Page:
Winovich and McGregors paths may once cross again if the college standout makes it to the pros. Conor was a guest of the Dallas Cowboys this weekend gone by as they finally rose from their funk and dominated the Jaguars at home. The key to Dallas’s rejuvenated performance? Conor McGregor. The Dublin native was a colourful figure full of bravado on the sideline and even delivered some brief pre game words of encouragement. It seems that Conor’s cocksureness lit the spark that the Cowboys were missing. Dak and Zeke even busted out McGregor’s pre fight swagger when celebrating their touchdowns, truly illustrating how big an influence the Irishman had on the Cowboys mentality that Sunday evening. (Dak Prescott should really teach McGregor how to throw a spiral though, this effort is awful.)
Could McGregor’s recent American football cameo be a foray into an as yet untapped market? Is the Notorious plotting a post UFC gig as a professional pump upper? Or was it just a once off. After the reception from the Dallas players he would surely at least consider motivational speaker as a potential new business venture. Such was the talismanic effect of McGregor’s presence that it would not be at all surprising if we start seeing more of the bearded brawler on the sidelines of professional sports teams.
As for McGregor – this piece of mostly positive media could not have come at a better time. After his recent defeat, his mortality as a fighter looms even larger. And while the clouds of bad publicity have mostly cleared, his future in the UFC has most definitely been called into question. But this is a football blog and not an MMA one. So will we be seeing Conor on the gridiron again soon? You can count on it.
As I do every week, I have a look over the fixtures to see what stands out and this week there is only 1 game that deserves to be game of the week. This week there is only one place to be and that is the Cotton Bowl in Dallas, Texas for the ‘Red River Rivalry Game’.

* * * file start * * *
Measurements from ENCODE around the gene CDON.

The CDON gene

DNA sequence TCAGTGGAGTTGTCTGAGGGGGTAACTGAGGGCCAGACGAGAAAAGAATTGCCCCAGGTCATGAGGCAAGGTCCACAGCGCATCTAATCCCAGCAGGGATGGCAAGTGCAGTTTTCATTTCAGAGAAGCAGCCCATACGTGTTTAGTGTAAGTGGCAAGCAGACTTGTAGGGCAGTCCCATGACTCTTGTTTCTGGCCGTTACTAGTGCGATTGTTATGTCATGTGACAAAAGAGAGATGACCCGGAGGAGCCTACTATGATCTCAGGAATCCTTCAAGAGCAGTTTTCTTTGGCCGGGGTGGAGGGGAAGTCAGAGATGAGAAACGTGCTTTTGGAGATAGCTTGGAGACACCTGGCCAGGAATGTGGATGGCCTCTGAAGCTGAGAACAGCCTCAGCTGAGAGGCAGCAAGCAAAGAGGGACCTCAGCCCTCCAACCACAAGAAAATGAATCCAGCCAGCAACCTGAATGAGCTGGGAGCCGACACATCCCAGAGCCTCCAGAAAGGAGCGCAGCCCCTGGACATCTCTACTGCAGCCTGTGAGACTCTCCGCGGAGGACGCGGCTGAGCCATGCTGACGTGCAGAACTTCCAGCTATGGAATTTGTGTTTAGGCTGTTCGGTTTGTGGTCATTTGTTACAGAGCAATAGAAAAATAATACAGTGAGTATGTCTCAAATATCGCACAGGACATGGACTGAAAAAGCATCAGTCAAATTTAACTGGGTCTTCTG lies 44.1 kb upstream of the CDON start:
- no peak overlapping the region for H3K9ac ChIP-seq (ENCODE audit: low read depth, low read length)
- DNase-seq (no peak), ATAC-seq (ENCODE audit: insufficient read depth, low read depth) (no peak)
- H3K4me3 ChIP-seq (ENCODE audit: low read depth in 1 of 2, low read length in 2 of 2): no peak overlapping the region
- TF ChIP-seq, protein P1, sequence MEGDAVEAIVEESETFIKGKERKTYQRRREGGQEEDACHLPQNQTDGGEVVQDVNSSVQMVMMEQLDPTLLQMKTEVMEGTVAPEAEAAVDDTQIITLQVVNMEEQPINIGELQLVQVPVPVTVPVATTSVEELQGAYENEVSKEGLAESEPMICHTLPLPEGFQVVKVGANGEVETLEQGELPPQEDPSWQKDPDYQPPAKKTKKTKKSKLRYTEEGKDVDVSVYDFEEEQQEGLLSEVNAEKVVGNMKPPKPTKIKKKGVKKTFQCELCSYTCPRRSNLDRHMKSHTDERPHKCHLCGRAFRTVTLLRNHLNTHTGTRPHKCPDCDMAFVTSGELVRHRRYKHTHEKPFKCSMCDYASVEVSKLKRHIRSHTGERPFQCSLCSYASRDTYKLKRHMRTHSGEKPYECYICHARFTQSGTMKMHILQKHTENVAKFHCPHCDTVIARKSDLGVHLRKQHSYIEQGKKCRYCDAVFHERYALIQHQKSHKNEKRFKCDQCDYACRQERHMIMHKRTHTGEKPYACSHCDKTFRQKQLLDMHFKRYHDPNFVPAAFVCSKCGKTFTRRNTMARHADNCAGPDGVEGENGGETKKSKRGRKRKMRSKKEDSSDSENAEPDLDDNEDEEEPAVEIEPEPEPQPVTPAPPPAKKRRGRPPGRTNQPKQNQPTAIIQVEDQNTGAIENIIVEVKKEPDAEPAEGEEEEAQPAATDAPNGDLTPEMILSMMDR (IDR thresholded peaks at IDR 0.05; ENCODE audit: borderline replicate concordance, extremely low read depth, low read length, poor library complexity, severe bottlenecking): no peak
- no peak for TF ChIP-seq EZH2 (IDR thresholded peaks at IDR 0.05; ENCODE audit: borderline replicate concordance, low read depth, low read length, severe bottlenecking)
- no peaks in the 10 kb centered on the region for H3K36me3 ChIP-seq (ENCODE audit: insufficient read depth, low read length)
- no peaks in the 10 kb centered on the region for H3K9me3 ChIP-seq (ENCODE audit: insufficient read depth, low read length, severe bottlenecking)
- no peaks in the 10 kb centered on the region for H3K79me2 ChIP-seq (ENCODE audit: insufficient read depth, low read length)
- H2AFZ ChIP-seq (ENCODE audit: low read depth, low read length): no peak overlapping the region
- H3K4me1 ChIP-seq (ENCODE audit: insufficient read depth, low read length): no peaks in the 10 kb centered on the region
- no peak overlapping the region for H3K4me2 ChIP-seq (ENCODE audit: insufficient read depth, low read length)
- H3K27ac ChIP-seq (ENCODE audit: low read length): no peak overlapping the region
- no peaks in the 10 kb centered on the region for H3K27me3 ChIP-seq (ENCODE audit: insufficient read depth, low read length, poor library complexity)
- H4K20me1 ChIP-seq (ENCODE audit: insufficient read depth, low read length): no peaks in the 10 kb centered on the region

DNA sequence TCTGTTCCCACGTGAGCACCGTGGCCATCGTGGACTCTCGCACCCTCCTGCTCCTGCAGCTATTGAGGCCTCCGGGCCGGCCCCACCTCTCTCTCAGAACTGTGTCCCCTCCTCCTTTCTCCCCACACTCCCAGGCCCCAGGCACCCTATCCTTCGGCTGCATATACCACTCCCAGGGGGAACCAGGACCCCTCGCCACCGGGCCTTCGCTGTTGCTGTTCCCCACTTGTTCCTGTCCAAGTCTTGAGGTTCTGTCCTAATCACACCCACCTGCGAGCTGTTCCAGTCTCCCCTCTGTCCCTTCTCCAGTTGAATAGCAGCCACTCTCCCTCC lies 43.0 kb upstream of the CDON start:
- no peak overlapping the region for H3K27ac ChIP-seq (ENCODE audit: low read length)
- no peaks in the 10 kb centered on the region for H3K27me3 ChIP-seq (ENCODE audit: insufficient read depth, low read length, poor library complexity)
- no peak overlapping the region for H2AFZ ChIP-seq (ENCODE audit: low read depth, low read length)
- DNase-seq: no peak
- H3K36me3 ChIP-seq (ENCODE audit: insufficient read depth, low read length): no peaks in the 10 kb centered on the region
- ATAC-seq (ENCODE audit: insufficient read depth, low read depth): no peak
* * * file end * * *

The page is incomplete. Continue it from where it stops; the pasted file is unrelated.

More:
The No.7 Oklahoma Sooners will meet the No.19 Texas Longhorns in the 113th fixture between these two historical football programmes, as it stands Texas has more victories on the board with a game score of 61-46 with 5 draws.
But as with many teams that Texas have a history with, Texas have the better past but have been left wanting in the present. Since the turn of the millennium the Sooners have a 12-6 record against the Longhorns including the last two meetings and this season they have looked extremely formidable and look like a team that are determined to go further than last year’s playoff place.
Even with the loss of Heisman trophy winning Quarterback Baker Mayfield, who last year set the NCAA on fire with what many considered the best statistical passing season in college football history with the highest passer rating ever recorded, this year’s Sooners Junior Quarterback Kyler Murray is unbelievably on track to beat that record breaking statistic and is currently sitting 30+ points higher than Mayfield at the same point last year.